Thursday, August 30, 2007

Second-Quarter U.S. Growth Probably Stronger Than Estimated

The U.S. economic rebound in the second quarter was stronger than previously estimated as exports surged and business spending grew, economists said before revised government figures today.
The economy expanded at an annual pace of 4.1 percent, the most in more than a year, according to the median estimate of 81 economists surveyed by Bloomberg News. The Commerce Department last month calculated the growth rate at 3.4 percent.

The outlook for the second half of 2007 has soured in recent weeks as the subprime mortgage crisis has restricted access to credit. The Federal Reserve this month said risks to growth had ``increased appreciably'' and economists at JPMorgan Chase Corp. and Lehman Brothers Holdings Inc. are among those that have reduced forecasts.

The second quarter ``will be the strongest quarter of the year by far,'' said Stuart Hoffman, chief economist at PNC Financial Services Group Inc. in Pittsburgh. `` I don't see growth topping 2 percent'' through early 2008.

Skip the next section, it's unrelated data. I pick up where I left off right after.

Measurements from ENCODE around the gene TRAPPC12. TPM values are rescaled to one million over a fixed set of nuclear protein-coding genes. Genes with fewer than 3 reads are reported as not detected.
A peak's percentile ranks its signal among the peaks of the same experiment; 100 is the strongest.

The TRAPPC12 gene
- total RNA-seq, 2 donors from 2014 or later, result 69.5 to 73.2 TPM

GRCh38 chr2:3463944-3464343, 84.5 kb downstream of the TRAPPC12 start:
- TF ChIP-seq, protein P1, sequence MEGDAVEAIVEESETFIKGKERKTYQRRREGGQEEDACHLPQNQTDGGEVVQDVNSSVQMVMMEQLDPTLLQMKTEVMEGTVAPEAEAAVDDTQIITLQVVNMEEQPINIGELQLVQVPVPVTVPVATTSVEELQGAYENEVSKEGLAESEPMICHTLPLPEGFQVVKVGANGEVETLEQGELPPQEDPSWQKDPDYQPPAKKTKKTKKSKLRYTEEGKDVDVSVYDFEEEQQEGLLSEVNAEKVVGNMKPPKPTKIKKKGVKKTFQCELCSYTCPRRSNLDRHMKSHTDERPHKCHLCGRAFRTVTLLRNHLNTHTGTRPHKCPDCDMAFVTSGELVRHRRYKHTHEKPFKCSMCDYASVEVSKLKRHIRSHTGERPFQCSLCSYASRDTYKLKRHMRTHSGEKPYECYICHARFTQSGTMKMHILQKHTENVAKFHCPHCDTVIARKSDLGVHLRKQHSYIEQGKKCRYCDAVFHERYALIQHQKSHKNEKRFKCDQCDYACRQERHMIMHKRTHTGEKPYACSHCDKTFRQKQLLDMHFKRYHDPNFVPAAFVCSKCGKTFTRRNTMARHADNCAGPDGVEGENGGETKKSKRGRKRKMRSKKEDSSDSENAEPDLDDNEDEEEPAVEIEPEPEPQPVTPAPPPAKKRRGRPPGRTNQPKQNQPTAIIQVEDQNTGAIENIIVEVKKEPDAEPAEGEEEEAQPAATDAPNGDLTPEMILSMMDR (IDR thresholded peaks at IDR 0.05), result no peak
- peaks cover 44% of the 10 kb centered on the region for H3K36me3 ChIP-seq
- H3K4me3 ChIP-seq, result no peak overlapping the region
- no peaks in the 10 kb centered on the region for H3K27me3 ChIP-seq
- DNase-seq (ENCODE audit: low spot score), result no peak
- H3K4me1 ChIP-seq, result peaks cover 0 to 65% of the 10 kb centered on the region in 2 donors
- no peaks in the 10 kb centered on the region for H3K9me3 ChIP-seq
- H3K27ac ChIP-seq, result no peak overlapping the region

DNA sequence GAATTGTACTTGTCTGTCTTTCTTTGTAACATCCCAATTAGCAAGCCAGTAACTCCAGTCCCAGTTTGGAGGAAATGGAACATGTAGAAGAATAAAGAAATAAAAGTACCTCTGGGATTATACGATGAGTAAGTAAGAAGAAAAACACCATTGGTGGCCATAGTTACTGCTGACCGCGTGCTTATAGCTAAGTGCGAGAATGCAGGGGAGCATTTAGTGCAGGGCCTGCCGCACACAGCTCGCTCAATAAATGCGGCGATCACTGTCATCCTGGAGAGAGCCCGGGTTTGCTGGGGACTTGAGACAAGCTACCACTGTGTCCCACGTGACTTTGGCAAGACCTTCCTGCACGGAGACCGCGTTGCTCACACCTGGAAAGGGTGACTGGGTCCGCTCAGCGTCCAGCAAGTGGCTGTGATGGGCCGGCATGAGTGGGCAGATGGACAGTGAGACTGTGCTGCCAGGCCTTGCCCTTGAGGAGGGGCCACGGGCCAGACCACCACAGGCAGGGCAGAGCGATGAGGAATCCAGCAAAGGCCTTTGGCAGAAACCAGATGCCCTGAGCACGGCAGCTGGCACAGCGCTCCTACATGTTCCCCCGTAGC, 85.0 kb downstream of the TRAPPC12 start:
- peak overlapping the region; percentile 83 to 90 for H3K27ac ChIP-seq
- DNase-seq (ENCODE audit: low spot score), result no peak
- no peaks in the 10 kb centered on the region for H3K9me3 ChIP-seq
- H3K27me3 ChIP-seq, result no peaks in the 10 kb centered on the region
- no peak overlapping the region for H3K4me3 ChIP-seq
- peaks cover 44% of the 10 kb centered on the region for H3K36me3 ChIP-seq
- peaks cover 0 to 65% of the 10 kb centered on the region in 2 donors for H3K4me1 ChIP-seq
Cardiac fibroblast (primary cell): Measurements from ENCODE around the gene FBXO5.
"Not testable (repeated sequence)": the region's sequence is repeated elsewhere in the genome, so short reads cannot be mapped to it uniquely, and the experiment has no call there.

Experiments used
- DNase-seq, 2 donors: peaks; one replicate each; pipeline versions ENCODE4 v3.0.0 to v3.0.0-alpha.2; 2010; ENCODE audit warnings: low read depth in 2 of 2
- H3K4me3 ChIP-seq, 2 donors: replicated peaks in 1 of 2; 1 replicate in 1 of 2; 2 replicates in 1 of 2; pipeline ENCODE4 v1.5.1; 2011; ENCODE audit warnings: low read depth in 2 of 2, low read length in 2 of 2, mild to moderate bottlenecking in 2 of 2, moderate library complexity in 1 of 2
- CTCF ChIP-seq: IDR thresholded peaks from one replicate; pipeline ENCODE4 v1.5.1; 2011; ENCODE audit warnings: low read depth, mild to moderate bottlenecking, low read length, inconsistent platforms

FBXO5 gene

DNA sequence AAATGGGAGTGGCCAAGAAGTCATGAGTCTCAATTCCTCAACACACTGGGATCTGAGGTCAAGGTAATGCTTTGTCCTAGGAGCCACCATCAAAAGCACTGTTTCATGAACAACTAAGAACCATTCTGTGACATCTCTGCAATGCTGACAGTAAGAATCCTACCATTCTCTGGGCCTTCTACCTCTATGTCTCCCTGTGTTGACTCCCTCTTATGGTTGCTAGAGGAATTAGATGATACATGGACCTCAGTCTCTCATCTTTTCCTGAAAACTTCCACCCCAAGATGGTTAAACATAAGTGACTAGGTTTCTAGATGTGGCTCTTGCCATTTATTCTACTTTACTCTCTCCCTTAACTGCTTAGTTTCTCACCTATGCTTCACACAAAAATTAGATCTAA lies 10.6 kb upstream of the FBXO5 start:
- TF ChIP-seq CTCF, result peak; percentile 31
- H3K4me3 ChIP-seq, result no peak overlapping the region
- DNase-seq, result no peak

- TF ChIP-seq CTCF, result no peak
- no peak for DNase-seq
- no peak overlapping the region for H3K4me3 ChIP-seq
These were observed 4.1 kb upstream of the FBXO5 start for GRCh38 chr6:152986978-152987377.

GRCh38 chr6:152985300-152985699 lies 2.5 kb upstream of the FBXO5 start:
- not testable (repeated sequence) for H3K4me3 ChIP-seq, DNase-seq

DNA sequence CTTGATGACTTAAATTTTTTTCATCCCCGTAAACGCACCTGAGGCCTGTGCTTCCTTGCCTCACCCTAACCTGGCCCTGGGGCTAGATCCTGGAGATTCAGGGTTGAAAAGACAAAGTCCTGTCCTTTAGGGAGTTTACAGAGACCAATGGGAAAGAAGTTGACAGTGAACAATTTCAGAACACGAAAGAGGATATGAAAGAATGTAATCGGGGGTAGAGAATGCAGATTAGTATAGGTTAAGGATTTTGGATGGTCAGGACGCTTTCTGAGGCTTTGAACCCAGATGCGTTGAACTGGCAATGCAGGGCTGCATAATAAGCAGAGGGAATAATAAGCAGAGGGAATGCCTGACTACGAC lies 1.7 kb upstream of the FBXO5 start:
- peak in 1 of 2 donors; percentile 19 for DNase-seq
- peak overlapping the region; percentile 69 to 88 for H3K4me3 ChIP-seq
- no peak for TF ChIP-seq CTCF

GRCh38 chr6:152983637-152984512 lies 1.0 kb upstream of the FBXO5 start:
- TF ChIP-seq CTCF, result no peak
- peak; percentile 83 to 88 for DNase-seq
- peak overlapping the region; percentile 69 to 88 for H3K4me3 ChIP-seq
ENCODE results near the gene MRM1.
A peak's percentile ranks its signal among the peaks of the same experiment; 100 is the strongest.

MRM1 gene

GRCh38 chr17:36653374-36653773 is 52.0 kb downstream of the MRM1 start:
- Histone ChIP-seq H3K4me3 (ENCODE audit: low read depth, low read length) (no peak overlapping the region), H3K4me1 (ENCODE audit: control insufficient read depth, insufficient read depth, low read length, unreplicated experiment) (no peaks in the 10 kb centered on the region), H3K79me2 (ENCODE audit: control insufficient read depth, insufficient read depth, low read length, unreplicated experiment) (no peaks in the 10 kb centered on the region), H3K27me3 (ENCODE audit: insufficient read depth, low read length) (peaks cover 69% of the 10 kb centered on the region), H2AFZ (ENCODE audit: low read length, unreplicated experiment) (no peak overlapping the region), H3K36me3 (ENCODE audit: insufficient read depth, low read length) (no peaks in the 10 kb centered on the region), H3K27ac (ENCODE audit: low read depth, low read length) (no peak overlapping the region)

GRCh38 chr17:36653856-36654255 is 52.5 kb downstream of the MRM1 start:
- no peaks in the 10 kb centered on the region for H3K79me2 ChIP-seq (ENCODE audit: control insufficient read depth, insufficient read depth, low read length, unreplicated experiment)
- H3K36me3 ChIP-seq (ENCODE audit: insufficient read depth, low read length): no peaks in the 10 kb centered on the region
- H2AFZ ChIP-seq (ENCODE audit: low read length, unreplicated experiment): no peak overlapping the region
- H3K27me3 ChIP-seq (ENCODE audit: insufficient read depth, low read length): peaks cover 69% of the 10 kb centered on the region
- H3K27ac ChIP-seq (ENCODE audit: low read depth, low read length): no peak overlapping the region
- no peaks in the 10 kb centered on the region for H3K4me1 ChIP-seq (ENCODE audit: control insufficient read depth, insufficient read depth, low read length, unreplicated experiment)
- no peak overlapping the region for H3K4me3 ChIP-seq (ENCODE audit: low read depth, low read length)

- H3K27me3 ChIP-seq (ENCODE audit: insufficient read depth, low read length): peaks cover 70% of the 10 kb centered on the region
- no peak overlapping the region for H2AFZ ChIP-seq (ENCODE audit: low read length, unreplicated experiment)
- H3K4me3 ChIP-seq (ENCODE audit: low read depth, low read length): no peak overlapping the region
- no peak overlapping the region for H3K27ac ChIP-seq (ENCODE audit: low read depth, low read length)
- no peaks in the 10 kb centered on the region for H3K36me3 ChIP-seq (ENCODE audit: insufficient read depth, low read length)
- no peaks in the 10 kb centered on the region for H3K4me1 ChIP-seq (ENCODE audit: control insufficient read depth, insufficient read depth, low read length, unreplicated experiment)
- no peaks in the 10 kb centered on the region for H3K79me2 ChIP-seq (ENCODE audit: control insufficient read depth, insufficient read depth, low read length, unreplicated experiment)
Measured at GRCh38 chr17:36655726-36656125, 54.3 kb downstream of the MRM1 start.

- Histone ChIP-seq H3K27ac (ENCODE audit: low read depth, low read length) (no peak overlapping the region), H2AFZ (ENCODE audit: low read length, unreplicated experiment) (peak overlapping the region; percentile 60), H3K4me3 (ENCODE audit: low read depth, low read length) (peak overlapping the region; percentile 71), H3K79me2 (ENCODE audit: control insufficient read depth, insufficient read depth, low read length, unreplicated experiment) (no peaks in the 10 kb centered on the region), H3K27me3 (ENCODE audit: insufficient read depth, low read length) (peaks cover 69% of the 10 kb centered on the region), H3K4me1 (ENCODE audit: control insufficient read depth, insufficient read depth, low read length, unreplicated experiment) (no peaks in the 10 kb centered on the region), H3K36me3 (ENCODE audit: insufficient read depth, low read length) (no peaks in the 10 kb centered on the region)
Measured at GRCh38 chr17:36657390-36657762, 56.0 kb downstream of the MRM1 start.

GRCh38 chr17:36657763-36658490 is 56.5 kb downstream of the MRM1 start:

These growth numbers are good but the third and fourth quarter should be much less. how much less is yet to be determined. I have said the US economy will slip into recession later this year or early next. These strong numbers have me rethinking that prediction. I would be very happy to be wrong since a recession will be most damaging for the poor and middle class.

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